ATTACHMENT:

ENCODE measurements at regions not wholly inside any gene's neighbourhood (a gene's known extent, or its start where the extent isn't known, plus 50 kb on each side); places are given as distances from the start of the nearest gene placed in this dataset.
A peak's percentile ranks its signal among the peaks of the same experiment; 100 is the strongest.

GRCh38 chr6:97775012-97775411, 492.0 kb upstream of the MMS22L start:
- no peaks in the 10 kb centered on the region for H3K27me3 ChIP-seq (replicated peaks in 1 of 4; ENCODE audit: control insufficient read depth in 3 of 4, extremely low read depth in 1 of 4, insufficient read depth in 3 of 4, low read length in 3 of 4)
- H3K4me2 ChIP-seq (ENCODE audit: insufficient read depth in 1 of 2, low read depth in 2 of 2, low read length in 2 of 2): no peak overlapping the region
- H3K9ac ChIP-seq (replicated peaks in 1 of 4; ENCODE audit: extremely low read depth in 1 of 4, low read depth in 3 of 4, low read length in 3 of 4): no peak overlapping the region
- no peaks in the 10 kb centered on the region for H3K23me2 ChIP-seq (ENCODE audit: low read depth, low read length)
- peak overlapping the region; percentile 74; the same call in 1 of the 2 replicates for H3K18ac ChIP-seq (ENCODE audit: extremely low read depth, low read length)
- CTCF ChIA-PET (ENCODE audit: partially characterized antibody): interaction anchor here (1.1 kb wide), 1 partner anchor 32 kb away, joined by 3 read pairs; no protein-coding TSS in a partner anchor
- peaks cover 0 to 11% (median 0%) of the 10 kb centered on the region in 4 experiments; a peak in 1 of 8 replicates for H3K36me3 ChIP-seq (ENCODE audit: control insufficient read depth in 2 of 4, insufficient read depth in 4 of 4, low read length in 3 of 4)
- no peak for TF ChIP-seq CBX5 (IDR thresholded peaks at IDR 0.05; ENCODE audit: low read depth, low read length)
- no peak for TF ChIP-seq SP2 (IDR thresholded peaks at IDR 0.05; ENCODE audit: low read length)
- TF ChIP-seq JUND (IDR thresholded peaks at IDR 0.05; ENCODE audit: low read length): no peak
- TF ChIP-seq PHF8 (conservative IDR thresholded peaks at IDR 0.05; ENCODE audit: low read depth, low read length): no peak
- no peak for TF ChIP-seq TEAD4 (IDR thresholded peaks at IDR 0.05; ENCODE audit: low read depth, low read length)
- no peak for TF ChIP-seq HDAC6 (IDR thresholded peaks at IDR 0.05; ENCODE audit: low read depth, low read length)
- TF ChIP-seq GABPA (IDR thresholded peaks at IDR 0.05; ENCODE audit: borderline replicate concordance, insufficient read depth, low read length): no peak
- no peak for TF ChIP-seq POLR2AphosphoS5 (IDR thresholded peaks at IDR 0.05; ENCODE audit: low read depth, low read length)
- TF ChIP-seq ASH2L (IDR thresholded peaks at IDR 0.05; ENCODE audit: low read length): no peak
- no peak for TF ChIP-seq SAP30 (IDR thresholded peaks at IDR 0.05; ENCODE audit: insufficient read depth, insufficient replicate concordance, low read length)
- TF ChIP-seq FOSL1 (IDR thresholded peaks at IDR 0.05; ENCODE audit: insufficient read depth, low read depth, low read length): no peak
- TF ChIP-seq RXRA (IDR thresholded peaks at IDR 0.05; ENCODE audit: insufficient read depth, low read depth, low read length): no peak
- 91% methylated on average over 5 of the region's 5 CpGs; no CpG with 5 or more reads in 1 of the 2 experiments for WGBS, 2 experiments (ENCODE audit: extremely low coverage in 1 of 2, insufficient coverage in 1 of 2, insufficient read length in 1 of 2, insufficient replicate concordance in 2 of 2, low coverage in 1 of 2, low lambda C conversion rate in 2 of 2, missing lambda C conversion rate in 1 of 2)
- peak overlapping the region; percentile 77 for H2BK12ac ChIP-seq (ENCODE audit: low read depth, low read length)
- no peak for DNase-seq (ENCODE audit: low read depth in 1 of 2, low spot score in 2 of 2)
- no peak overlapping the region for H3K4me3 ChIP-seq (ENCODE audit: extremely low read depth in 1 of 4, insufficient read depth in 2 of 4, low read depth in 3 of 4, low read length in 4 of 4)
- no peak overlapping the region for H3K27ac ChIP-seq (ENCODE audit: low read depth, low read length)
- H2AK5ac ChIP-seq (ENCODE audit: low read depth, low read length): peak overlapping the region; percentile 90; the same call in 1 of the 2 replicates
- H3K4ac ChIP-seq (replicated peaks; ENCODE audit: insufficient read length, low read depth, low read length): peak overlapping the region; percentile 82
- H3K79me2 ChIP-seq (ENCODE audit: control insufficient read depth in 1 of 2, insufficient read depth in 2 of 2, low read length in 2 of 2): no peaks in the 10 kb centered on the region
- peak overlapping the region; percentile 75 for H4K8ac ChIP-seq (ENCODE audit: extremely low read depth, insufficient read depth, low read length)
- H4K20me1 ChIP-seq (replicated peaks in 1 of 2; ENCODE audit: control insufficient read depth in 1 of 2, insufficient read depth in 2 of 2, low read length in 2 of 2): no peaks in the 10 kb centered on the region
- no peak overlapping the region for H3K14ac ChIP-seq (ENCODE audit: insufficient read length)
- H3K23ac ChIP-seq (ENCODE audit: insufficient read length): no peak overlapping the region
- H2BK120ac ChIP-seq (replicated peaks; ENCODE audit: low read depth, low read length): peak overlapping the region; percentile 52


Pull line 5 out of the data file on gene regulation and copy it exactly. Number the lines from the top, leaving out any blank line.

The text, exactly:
- H3K4me2 ChIP-seq (ENCODE audit: insufficient read depth in 1 of 2, low read depth in 2 of 2, low read length in 2 of 2): no peak overlapping the region